Tests of arc stability using various electrode geometries were made in lamps similar to that illustrated in FIG. 1 but utilizing clear monocrystalline alumina arc tubes to facilitate observation of the arc by eye with a dark glass shield. The arc tube internal diameter in these particular lamps was 5.5 millimeters and three sizes of electrode were used whose physical characteristics are summarized in Table I below. The electrode in each case comprises two superposed layers of tungsten wire on a tungsten shank and the overall diameter given in the table is that of the outer layer. The cross-section ratio is the ratio of the electrode cross-section to the cross-sectional area of the tube bore. The anode differed from the cathode only by the absence of Ba.sub.2 CaWO.sub.6 emission material in the interstices between turns.
TABLE I ______________________________________ Shank Wire Overall Cross-Section Electrode Dia. Dia. Dia. Ratio ______________________________________ A 30 mil 20 mil 2.8 mm .26 B 47 mil 30 mil 4.2 mm .58 C 47 mil 20 mil 3.2 mm .33 ______________________________________
The three variations were operated over similar ranges of wall loading and sodium partial pressure with unidirectional pulses at 1 khz, 20% duty cycle and 667 hz 20% duty cycle. The lamps with the large A electrodes were least stable with maximum instability occurring at the 667 hz frequency; in general the arc showed a stationary kink near the cathode and a swirling motion about the anode.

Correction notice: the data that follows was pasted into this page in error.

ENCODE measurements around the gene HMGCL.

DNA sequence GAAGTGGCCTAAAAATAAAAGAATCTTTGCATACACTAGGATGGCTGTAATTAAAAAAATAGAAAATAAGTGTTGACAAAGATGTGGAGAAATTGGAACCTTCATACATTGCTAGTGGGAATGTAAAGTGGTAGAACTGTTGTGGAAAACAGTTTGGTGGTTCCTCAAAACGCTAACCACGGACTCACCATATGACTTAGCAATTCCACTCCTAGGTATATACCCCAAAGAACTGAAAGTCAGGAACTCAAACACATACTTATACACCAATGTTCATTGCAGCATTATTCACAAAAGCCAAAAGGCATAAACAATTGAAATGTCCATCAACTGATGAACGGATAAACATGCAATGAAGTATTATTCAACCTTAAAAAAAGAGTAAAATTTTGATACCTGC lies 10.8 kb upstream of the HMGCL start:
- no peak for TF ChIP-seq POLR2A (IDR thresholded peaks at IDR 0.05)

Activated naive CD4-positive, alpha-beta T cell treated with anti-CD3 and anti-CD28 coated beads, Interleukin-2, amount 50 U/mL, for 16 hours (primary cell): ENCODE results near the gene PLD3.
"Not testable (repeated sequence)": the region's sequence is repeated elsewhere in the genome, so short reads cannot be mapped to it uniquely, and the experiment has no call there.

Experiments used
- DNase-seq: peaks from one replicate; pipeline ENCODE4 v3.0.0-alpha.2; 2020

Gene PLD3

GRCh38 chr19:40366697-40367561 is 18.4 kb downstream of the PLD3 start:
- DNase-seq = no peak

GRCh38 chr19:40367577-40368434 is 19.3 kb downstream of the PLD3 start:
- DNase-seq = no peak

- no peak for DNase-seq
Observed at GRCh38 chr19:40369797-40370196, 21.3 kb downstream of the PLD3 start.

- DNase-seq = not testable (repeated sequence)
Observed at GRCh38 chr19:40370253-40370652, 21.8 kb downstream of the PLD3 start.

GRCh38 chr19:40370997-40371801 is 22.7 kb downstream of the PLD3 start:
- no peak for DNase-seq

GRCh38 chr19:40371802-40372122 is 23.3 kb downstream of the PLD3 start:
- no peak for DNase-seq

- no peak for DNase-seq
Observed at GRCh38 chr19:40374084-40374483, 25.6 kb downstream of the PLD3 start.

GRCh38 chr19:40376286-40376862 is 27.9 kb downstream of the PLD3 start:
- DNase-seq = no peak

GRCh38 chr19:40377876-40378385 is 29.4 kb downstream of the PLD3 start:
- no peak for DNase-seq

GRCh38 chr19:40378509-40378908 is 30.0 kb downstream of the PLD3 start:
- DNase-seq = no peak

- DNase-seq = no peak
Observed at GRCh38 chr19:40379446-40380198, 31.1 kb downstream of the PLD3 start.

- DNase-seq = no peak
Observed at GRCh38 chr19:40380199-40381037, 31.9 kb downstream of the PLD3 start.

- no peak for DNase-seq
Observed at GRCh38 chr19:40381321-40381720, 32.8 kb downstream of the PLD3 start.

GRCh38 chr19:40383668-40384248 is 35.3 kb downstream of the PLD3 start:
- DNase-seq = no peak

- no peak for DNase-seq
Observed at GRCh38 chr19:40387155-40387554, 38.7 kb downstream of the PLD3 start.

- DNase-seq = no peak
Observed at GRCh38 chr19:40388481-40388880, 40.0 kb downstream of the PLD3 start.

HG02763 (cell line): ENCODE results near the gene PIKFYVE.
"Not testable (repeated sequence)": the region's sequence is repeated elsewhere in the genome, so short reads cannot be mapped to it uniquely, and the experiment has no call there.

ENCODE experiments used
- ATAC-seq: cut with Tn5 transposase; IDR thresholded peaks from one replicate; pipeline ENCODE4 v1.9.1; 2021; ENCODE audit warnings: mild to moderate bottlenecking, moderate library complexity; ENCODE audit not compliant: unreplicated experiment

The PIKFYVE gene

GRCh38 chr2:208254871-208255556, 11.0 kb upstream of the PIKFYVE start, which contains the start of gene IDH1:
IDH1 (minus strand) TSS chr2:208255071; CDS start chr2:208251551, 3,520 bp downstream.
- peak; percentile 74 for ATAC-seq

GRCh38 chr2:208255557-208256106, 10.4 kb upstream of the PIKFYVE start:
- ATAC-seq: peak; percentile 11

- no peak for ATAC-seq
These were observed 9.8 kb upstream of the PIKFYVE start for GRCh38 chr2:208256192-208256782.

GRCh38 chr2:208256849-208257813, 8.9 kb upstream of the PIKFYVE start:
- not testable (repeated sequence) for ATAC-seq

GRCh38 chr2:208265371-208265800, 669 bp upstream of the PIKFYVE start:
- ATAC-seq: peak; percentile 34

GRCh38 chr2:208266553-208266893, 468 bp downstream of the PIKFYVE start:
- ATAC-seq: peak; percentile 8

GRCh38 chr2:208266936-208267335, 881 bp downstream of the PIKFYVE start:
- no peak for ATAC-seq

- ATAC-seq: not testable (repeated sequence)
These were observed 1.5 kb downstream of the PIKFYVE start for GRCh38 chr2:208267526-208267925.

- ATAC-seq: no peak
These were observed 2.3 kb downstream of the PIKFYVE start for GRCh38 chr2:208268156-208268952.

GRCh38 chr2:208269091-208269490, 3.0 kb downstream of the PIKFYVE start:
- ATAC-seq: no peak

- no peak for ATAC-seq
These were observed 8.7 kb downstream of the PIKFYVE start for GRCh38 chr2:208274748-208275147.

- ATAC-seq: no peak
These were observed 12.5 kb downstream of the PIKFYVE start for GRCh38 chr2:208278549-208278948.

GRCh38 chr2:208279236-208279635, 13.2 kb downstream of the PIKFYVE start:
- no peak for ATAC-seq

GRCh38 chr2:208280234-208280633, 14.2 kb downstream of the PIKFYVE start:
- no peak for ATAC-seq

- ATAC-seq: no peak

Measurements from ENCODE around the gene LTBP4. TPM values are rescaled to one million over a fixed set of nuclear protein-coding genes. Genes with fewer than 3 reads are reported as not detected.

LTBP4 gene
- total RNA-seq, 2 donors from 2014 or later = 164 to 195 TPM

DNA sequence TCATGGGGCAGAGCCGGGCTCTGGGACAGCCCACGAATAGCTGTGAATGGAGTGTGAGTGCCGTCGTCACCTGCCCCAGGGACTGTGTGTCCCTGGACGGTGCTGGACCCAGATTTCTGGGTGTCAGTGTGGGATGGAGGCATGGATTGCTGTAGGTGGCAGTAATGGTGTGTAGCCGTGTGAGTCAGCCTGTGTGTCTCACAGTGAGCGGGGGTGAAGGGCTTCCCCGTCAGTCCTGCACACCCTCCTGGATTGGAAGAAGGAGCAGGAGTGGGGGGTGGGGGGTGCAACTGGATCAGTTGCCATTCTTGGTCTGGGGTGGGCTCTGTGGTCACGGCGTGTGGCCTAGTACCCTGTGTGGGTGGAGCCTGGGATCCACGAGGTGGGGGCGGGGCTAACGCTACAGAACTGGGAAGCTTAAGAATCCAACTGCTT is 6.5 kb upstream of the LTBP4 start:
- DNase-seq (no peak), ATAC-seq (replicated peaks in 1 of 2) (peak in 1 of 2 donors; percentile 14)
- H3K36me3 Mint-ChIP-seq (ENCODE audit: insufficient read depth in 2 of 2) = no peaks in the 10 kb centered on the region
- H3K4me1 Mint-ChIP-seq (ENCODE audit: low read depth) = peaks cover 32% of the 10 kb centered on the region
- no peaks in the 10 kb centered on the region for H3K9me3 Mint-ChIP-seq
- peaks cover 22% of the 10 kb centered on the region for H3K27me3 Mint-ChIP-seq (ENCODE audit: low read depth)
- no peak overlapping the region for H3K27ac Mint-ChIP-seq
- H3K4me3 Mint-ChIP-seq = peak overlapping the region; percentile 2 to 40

Lamps with the small B electrode showed more stability in that the arc was straight and stationary at the cathode. At the anode however the arc was kinked and displayed considerable motion. With the small electrode stability was about the same at both frequencies.
I have found that lamps using intermediate size electrodes wherein the cross-section ratio is in the range of 0.3 to 0.4 have the greatest stability. With the C size electrodes, the arc was straight at both anode and cathode, and motion at the anode was barely perceptible. Stability was about the same at both frequencies and in addition, in contrast with the behavior observed with the other two electrode sizes, the arc remained stable at increased values of wall loading and sodium pressure.CORRELATION OF INSERTION DEPTH AND STABILITY REQUIREMENTS